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PointCast goes to college

A new version of the company's push service aims to build on its core audience of corporate workers.

PointCast is trying to expand the market for its "push" technology beyond its core audience of corporate workers.

Industry sources say the company is creating a special version of its information broadcasting service called PointCast College Network, aimed at, obviously enough, college students. Although the service won't go live until the fall, PointCast plans to publicly demonstrate the service sometime in June and could announce it as early as tomorrow, the sources said.

The move to serve college students more directly could be a smart one for PointCast. The estimated 14 million U.S. students spend billions of dollars every year on everything from mountain bikes to books to concert tickets. College students are also a highly computer-literate group, often with dedicated Internet access from campus computer centers or dormitory rooms.

Because PointCast makes its money almost exclusively from ads, a qualified audience of college students that is immediately accessible could be very attractive to advertisers. It could be equally attractive to student groups that want to promote events or universities that want to broadcast class catalogue changes. And with the push market it pioneered becoming increasingly competitive, PointCast is also under pressure to increase its audience.

PointCast's client software allows users to automatically tune in to broadcasts of sports scores and financial data--accompanied by advertisements--rather than having to manually venture out to Web sites. In addition to the regular menu of information providers, such as the New York Times and CNN, PointCast College Network will contain five channels dedicated to college news, areas of academic interest, and extracurricular activities like music, sources said.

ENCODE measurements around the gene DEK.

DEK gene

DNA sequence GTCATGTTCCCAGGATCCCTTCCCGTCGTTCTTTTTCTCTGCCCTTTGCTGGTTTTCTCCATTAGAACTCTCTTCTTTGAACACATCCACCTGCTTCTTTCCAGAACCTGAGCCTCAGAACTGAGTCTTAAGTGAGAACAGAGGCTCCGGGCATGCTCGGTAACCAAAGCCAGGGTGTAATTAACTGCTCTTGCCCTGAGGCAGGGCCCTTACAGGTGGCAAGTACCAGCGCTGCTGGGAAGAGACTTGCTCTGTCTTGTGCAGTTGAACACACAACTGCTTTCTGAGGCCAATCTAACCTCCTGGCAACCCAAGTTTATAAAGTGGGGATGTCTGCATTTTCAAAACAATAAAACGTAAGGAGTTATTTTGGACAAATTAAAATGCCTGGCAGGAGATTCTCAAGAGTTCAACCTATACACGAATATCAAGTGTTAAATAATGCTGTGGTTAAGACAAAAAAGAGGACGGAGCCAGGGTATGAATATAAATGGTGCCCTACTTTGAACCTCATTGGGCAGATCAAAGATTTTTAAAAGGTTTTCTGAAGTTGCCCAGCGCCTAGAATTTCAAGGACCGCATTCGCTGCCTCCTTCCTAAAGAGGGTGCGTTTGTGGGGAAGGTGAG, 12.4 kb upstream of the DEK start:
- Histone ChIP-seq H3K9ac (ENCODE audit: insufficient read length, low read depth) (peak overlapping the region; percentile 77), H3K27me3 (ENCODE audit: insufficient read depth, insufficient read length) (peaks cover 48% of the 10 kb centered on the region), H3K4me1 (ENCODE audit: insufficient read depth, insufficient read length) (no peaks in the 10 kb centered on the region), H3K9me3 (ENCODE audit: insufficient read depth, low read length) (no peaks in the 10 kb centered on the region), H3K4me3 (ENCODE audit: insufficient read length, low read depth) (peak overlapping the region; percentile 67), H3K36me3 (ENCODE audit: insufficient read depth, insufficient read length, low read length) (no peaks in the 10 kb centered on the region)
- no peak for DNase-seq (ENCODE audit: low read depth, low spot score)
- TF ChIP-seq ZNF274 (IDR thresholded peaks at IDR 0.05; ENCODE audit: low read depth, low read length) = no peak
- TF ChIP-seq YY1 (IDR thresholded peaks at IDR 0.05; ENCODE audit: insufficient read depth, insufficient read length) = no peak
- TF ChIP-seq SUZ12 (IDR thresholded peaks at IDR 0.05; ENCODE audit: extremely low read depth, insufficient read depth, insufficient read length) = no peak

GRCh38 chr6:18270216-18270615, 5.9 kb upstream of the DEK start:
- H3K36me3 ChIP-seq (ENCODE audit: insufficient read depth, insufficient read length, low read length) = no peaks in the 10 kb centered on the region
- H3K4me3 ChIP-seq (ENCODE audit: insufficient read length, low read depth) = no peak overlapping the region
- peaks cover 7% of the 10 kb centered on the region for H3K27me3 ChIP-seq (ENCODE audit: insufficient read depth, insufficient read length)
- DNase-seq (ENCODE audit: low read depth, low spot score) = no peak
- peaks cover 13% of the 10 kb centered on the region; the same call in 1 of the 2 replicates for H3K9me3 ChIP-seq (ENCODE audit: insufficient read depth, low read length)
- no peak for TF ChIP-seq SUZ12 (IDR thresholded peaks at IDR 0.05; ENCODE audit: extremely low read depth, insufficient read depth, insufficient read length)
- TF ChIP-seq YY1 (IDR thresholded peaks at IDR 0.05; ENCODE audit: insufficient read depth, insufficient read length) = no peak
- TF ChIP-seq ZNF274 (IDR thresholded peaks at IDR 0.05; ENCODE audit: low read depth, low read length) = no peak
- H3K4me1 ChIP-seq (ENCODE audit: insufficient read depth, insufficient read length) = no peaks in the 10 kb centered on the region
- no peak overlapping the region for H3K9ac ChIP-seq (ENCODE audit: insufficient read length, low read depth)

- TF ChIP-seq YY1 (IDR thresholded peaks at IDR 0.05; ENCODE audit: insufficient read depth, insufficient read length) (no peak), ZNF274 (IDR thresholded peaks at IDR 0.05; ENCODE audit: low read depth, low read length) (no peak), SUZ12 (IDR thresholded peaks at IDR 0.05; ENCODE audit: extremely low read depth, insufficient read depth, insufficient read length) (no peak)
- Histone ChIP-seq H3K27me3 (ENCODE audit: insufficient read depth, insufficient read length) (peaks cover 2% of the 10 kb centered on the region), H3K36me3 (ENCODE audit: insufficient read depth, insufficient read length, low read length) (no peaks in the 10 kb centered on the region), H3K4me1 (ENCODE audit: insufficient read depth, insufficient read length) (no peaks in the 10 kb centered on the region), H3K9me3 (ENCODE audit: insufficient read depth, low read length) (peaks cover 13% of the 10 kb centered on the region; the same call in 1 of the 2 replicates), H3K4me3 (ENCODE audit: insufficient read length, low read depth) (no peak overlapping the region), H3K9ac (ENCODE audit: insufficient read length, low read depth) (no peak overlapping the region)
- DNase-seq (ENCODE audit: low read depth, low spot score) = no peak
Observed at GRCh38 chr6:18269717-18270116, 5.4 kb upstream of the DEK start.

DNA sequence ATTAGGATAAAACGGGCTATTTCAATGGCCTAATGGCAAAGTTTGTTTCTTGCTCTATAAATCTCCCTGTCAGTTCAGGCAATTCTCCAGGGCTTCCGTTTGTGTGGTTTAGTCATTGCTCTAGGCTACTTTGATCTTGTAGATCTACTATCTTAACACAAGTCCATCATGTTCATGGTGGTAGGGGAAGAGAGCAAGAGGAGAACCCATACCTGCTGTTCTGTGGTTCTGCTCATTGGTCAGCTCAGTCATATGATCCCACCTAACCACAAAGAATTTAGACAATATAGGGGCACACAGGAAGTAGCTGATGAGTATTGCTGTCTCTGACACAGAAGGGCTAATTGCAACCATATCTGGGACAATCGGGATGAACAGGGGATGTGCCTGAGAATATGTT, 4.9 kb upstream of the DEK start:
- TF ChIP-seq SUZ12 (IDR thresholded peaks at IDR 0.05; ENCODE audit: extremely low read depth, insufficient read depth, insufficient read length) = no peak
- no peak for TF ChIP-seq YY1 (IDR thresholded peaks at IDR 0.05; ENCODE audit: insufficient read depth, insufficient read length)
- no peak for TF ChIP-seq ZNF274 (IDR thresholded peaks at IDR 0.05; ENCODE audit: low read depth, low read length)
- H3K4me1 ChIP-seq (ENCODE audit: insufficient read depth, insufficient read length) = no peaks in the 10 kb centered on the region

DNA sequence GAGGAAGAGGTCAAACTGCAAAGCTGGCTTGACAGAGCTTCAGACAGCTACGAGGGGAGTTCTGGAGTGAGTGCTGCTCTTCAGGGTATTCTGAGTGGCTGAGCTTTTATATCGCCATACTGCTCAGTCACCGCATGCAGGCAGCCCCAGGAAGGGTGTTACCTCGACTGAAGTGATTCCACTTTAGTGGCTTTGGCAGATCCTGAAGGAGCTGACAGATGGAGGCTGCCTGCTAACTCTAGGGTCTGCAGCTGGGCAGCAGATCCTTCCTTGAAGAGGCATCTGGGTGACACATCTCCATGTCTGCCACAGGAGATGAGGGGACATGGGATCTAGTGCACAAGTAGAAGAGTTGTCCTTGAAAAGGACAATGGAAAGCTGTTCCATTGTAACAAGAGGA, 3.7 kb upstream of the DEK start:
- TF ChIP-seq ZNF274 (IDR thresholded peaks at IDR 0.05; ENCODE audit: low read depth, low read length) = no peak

One of the channels will be produced by University Wire, a service that aggregates news stories from over 120 college newspapers.

Universities and colleges will be able to purchase their own PointCast servers, known as I-Servers, which allow them to customize channels with their own information, sources said.

The company is facing increasing competition from Netscape Communications, which yesterday posted the first public beta version of its Netcaster push software. PointCast will also compete with Microsoft to a certain extent, but the two companies have cut a deal that will make PointCast's channels accessible from Internet Explorer 4.0.

A PointCast spokeswoman would not comment on PointCast College Network.